My photographs of the Gay Pride parade have been much appreciated, but apparently not by you. I had a lot of fun taking them, and the Gay Pride parade, which is one of the largest events in my city, is very festive. Who doesn’t like to see scantily clad young men and/or women? Your dismissive use of “one’s lifestyle” suggests a lifestyle of stereotyping and dismissing minorities, doesn’t it?

        • http://www.facebook.com/robert.a.gagnon.56 Robert A. J. Gagnon

          Gregory, even a “misogyny theory” has to presuppose some notion of gender complementarity. Otherwise, why would Lev 18:22 and 20:13 identify the one who is penetrated as taking the place of a “woman”? To put it bluntly, the fact that a woman’s vagina is the appropriate receptacle for a man’s penis must have something to do with this identification. Indeed, in a holistic sense, God has designed woman as the “counterpart” or “complement” of a man (kenegdo), the missing element of a once indivisible sexual whole (so Gen 2:18-24 [J]; J attributes a husband’s rule over his wife to the Fall [3:16]). Those who argue that the Levitical prohibition is possibly in support of the command to be “fruitful and multiply.” This too speaks to some baseline notion of male-female sexual complementarity, certainly as regards procreative function, which in turn presupposes anatomical fit.

          • http://www.facebook.com/robert.a.gagnon.56 Robert A. J. Gagnon

            The priestly notion of creation “according to its kind” (Gen 1:11-12, 21, 24-25) also speaks to an understanding of structural conformity, as does the Holiness Code’s prohibition of breeding animals, sowing seed, or putting on a garment “of two kinds” (Lev 19:19). Although the prohibitions in Lev 19:19 strike us as quaint, the interdiction of incest and bestiality in Lev 18 and 20 does not. The latter shows concerns both for too much structural identity in a sexual merger (in the case of incest having intercourse with the “flesh of one’s flesh”; 18:6) and for too little structural identity (in the case of bestiality an invalid sexual “mixing” of humans and animals [tebel]; 18:23; 20:15-16). Neither of these two sets of prohibitions primarily has in view the maintenance of male hierarchical authority, which you now posit as the prime motive for the prohibition of man-male intercourse. Instead, structural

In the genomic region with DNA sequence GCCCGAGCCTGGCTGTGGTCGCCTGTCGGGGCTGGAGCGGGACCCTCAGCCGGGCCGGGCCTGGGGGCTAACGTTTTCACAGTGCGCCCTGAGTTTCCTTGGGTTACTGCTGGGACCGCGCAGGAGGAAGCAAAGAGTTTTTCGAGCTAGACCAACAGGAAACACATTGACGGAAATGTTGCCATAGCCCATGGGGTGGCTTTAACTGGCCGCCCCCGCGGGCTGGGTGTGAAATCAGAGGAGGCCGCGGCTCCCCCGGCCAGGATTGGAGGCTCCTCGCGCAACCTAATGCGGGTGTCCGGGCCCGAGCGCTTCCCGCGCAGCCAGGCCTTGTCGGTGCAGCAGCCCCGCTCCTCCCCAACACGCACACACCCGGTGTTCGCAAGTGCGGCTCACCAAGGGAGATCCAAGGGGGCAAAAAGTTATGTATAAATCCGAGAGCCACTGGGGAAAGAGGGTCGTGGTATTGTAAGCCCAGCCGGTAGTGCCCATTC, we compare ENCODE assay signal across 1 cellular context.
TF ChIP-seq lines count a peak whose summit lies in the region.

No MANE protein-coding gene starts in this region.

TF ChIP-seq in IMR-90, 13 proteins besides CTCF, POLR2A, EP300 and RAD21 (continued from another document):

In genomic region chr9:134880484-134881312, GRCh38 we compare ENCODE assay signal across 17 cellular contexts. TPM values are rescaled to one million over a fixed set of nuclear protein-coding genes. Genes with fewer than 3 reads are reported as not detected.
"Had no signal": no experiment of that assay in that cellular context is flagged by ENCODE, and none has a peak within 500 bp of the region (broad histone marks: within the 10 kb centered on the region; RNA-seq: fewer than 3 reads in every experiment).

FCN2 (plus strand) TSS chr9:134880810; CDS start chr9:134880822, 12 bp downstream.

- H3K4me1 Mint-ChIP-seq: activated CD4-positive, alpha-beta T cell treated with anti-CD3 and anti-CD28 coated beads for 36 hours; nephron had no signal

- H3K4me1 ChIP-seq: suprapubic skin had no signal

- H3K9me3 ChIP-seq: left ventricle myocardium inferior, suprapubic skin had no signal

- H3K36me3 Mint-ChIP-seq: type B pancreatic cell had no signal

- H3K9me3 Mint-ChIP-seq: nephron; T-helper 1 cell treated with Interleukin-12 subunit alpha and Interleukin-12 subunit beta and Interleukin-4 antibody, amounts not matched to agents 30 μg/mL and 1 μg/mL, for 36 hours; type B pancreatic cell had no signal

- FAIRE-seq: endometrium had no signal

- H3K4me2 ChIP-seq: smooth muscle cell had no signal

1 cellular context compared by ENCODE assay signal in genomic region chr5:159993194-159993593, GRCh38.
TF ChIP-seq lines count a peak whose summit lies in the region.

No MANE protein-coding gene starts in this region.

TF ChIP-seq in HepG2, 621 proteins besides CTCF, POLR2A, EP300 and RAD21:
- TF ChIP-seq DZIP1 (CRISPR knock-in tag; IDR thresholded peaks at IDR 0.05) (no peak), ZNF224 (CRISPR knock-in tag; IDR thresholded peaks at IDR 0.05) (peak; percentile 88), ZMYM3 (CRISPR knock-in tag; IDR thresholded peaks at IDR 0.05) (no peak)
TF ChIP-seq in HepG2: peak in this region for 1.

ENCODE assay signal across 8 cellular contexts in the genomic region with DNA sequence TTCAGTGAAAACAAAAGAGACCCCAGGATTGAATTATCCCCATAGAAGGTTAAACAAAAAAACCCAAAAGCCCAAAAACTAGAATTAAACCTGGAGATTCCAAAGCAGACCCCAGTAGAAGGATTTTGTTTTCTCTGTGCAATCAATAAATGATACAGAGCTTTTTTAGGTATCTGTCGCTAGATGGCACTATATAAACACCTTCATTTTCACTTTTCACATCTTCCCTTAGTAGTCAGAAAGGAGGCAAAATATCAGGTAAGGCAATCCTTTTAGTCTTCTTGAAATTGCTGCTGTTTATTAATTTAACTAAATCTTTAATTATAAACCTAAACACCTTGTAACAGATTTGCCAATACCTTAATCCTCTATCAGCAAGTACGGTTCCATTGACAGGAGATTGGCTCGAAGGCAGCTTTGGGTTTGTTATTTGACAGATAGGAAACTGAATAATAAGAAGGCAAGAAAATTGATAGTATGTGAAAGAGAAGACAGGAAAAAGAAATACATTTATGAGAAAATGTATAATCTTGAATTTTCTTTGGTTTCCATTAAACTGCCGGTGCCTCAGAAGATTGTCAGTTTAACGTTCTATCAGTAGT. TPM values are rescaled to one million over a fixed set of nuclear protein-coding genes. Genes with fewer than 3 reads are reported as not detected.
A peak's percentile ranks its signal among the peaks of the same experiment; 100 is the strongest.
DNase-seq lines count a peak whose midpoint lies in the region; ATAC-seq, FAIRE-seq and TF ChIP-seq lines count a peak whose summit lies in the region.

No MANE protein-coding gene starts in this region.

considerations are primary. The same applies to the prohibition of sex with a menstruant, construed as a discordant mix of physiological functions (Lev 18:19; 20:18).

            Thus issues of structural congruity appear to be paramount
            in the prohibition of man-male intercourse, with any misogynistic overlay subsidiary at best. Certainly Gen 1:27 rejects any attempt to lessen the humanity of women since it affirms that women too are made fully in God’s image. If surrendering a dominant male social status were the real issue behind the proscriptions of Lev 18:22 and 20:13, we would expect the legislators of the Holiness Code to have made subversion of male hierarchy punishable by death, not just the “symptom” of homosexual intercourse. If status were the main concern rather than structure, we might wonder why the legislators did not permit, as The Middle Assyrian Laws seem to have done, high-status men to have sex with low-status males. If the main concerns were the dominance, exploitation, and humiliation of the penetrated partner, we might wonder why the legislators did not permit consensual acts rather than condemn to death both parties. It seems, then, that the primary motive behind prohibiting man-male intercourse was the view that gender dimorphism was absolutely inviolable. A male is not, and never can be, a sexual complement to a man. To pretend otherwise is to commit sacrilege against God’s creation as “male and female.”

          • http://www.facebook.com/robert.a.gagnon.56 Robert A. J. Gagnon

            Even more problems arise in a NT context for a misogyny argument. Briefly: (1) Even among Greco-Roman moralists arguments based on structural compatibility were used and not only arguments predicated on male dominance. (2) In the Greco-Roman milieu opposition to male homosexual practice intensified, not lessened, as appreciation for women’s capacity for moral and intellectual discernment grew. (3) Since opposition to homosexual practice was more intense in early Judaism and early Christianity than anywhere else in the Greco-Roman world, and since too the misogyny theory presupposes that the prime motivation for such opposition was a desire to protect the sanctity of male superiority over women, the misogyny theory requires the absurd corollary that the NT writers and even Jesus were among the biggest misogynists of the Greco-Roman world. This corollary flies in the face of significant evidence that women in the first-century church were being given more significant roles than were generally accorded them in non-Christian society.

            The fact that we don’t find in ancient Israel, early Judaism, and early Christianity the kind of accommodation to male homosexual